The Bumgardener surname means orchard in German, and was probably originally occupational
for someone who worked in an orchard, or topographical for someone who lived in or near an orchard. There are also several villages named for this word.
Early Origins of the Bumgardener family
The surname Bumgardener was first found in East Prussia
, where the name came from noble beginnings but gained a significant reputation for its contribution to the emerging mediaeval society. It later became more prominent as numerous branches of the same house acquired distant estates, some of which were located in other countries. Through the acquisition of these estates as well as their important contributions to society, the family successfully elevated their social status. They are believed to have been of the order of the Teutonic Knights.
Early History of the Bumgardener family
This web page shows only a small excerpt of our Bumgardener research.Another 249 words (18 lines of text) covering the years 1712 and 1675 are included under the topic Early Bumgardener History in all our PDF Extended History products and printed products wherever possible.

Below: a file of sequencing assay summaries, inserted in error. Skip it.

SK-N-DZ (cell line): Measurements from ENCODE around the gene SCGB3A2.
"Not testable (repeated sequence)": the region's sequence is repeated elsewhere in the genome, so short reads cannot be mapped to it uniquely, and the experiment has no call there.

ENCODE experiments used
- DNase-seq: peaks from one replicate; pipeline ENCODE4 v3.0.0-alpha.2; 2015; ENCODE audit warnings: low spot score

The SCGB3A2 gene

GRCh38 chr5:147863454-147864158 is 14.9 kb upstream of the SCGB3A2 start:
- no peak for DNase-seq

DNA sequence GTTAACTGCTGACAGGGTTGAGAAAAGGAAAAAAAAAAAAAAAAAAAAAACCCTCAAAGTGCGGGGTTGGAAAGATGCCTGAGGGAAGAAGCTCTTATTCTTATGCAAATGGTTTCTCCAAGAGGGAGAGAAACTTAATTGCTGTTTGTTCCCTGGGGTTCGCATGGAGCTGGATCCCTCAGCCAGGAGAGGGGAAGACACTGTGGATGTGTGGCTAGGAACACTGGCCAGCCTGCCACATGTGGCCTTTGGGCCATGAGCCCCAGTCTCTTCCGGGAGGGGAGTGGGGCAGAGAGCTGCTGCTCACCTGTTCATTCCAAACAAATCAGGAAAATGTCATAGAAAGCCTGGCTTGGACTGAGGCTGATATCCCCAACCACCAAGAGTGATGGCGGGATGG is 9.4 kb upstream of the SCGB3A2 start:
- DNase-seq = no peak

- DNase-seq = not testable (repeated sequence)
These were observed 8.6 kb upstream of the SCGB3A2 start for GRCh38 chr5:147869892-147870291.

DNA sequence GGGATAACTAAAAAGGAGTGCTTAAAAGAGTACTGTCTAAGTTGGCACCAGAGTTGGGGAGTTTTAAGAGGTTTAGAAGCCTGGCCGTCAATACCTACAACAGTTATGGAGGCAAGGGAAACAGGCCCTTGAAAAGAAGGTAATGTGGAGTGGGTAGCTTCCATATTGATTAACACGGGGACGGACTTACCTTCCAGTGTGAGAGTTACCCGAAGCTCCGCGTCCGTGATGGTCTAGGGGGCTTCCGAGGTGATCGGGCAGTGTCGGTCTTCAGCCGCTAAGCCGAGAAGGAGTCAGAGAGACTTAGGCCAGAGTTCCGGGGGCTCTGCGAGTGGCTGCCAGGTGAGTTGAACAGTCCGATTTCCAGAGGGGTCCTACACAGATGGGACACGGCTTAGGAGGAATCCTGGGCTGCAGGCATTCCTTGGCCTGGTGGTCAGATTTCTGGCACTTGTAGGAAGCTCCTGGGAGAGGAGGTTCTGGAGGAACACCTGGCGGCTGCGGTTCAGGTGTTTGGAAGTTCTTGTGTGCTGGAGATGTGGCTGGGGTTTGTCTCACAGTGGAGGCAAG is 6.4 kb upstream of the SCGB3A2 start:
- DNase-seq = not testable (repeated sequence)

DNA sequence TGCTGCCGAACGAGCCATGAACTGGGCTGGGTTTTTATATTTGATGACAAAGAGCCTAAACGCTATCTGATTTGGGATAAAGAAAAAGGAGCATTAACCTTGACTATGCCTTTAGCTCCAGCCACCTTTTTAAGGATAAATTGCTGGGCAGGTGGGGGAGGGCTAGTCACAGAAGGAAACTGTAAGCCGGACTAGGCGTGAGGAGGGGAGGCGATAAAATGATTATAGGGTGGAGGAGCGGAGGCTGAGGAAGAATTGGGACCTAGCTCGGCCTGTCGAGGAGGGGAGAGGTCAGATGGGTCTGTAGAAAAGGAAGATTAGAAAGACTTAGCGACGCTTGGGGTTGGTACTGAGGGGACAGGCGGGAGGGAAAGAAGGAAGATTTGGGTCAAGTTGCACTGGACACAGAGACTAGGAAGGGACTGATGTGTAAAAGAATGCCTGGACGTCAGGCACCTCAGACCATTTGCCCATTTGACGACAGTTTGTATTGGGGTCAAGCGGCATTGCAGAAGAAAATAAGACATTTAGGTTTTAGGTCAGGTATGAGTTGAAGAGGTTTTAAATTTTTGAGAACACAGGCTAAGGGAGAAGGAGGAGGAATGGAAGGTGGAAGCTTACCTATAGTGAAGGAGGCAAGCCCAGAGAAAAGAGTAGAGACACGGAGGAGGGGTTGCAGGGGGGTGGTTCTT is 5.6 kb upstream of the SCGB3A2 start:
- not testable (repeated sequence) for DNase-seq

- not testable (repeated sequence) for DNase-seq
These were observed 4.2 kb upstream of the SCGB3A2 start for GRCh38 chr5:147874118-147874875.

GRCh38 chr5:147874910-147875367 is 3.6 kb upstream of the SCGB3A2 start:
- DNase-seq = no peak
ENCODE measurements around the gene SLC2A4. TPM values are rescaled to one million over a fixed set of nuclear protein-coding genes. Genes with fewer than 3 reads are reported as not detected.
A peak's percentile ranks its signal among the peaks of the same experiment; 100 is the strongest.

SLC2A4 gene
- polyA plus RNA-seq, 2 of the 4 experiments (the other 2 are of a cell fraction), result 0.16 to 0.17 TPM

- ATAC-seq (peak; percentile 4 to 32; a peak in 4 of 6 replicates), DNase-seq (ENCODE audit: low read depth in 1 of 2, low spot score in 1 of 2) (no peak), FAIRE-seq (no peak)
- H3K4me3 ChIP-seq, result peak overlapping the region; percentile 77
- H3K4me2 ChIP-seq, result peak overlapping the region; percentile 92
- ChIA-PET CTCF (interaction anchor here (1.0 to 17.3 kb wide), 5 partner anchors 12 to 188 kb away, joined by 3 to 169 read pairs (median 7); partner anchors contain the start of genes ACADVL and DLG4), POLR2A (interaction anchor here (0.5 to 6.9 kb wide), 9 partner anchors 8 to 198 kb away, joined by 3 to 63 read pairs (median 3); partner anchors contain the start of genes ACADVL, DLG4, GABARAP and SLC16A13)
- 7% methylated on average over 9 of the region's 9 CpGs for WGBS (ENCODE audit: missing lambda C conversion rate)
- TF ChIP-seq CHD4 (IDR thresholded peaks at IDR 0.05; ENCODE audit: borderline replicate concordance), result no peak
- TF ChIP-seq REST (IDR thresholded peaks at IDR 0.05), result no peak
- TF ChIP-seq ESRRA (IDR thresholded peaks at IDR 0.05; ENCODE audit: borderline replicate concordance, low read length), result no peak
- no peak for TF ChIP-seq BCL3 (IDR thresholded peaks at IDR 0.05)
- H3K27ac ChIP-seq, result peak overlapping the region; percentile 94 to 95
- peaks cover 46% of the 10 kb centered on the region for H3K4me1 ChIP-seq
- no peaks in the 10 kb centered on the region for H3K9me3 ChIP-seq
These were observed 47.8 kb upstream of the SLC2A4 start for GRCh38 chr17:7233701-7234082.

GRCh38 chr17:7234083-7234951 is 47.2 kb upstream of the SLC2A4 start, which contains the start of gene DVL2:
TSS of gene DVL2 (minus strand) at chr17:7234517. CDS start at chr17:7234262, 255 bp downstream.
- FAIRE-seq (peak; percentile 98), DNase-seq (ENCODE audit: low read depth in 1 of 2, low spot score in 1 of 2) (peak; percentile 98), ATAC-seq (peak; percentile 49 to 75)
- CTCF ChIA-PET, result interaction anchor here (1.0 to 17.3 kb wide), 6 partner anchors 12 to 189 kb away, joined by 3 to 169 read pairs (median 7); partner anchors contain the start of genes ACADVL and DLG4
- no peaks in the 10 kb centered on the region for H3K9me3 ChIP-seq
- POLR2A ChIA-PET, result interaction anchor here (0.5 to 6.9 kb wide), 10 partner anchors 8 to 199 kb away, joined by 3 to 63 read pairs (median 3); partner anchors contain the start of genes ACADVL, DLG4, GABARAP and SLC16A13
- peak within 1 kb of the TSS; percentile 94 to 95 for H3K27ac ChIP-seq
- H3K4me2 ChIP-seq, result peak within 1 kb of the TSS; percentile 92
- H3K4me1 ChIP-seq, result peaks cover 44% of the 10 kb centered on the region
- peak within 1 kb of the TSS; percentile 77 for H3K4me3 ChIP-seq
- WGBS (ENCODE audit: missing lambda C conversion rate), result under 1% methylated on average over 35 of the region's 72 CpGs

Bumgardener Spelling Variations
of this family name include: Baumgarner, Baumgarten, Baumgart, Paumgarten, Baumgartel, Paumgartel, Paumgart, Bomgarten, Baumgarden, Pomgarten, Pomgarden, Baumgartner, Paumgartner, Baumgarden, Bamgardner, Bogart, Bogaard, Bogaart and many more.
Early Notables of the Bumgardener family (pre 1700)
More information is included under the topic Early Bumgardener Notables in all our PDF Extended History products
and printed products wherever possible.
Migration of the Bumgardener family to the New World and Oceana
Some of the first settlers of this family name or some of its variants were: Frederick Baumgardner, who arrived in Pennsylvania in 1732; George Baumgarten, who came to New York city in 1750; Anna Baumgart, who settled in South Carolina in 1748.